Remembering Artist Jeanne-Claude

Originally published in the Northside San Francisco in January 2010

Artists don’t retire, they die. That’s all. —Jeanne-Claude

Jeanne-Claude, best known as the co-creator of the 2005 Central Park Installation “The Gates”, died in November after complications from a brain aneurysm. During the last fifty years, Jeanne-Claude and her husband/collaborator Christo helped to create distinctive temporary art installations all over the globe.

Christo and Jeanne-Claude were both born on June 13, 1935. They met in Paris, France in November 1958 and worked together ever since. Jeanne-Claude was from a prominent French family, and Christo was a Bulgarian refugee and a bohemian artist. They met when Christo was commissioned to paint a portrait of Jeanne-Claude’s mother. Their match was not regarded as socially acceptable, but love took their lives on another path. The married and their creative collaboration began. As artists, the use of fabric in large public installations became their trademark epitomized in works like “Running Fence”.

Over a two-week period in February 2005, “The Gates” adorned 23 miles of Central Park with thousands of saffron panels draped inside a total of 7,503 gates spanning over 23 miles of the parks’ walkways. “Running Fence”, a project completed in 1976 in Northern California, consisted of steel bolts and cables connected by an eighteen foot white fabric fence running nearly 25 miles over the hills of Sonoma and Marin counties, with the end of the fence plunging directly into the Pacific Ocean. These ambitious projects stood in completion for only a few days and cost millions of dollars, financed exclusively by the artists themselves. They secured the funds through the sale of the preliminary pictorial studies, collages and scale models of their designs to museums and collectors. State and local organizations as well as private landowners also had to be courted and convinced to provide Christo and Jeanne-Claude with permission to use the land.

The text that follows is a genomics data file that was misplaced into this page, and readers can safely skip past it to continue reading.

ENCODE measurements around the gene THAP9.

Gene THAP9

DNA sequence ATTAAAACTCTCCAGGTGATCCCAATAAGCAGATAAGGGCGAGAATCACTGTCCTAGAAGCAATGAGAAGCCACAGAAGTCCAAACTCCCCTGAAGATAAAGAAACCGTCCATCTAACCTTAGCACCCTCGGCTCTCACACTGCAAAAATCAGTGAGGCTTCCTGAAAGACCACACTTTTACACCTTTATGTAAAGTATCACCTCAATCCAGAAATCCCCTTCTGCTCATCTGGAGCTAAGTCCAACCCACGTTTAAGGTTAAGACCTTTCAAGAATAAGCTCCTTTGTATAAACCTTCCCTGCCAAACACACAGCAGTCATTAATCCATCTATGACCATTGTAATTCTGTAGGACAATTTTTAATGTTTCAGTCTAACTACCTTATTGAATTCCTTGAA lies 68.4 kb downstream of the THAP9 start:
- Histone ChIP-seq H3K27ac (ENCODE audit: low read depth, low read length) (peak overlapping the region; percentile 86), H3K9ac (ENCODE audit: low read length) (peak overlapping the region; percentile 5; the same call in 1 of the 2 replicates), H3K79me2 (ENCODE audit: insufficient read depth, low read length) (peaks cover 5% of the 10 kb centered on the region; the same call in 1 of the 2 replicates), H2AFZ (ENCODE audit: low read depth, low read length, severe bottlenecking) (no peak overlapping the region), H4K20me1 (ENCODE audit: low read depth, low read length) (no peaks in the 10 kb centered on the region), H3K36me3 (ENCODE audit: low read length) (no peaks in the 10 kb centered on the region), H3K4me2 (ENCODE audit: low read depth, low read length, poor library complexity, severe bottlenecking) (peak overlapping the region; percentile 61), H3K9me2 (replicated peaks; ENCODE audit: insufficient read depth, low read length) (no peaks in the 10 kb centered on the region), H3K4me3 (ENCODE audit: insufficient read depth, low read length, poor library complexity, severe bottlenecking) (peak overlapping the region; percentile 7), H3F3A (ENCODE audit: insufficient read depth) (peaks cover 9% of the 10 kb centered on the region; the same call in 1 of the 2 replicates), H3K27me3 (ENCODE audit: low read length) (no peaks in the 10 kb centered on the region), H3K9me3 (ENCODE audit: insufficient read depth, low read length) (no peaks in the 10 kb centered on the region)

Letters were written, phone calls were made and many debates took place before Christo and Jeanne-Claude were allowed to wrap the Reichstag in Berlin. The final spectacle in August 1995 drew tourists from around the world to see the iconic building draped in polypropylene fabric. Similarly, it took nine years of negotiations with the French government to wrap the Pont-Neuf Bridge in Paris in 1985. During the two weeks that the bridge was covered in fabric, nearly three million people visited the completed work.

The prolonged process leading up to the final installation of their work exists as part of the art, according to Christo and Jeanne-Claude. Building permits, permissions, meetings with engineers, government officials and related contractual obstacles were a kind of performance art, a performance that included public debates which questioned “is it art?” The artists often met with resistance from groups who did not want to see their environment changed in any way. Out of necessity, their art also became an education. Christo and Jeanne-Claude had to coax understanding from minds not accustomed to their world of conceptual art, understanding that ultimately provided the public with new ways of seeing the commonplace. Unlike some modern art which can leave the viewers scratching their heads, Christo and Jeanne-Claude’s work has that gentle inclusivity, an immediate aesthetic of simple beauty and joy. Their art succeeds because of their unique ability to communicate.

Though Jeanne-Claude is gone, her collaborative efforts continue. A message posted on their website maps out plans to finish their current projects.

“The art of Christo and Jeanne-Claude will continue. Christo is dedicated to completing their current works in progress: ‘Over the River, Project for the Arkansas River,’ ‘State of Colorado,’ and ‘The Mastaba, Project for the United Arab Emirates,’ as Jeanne-Claude would have wished.”

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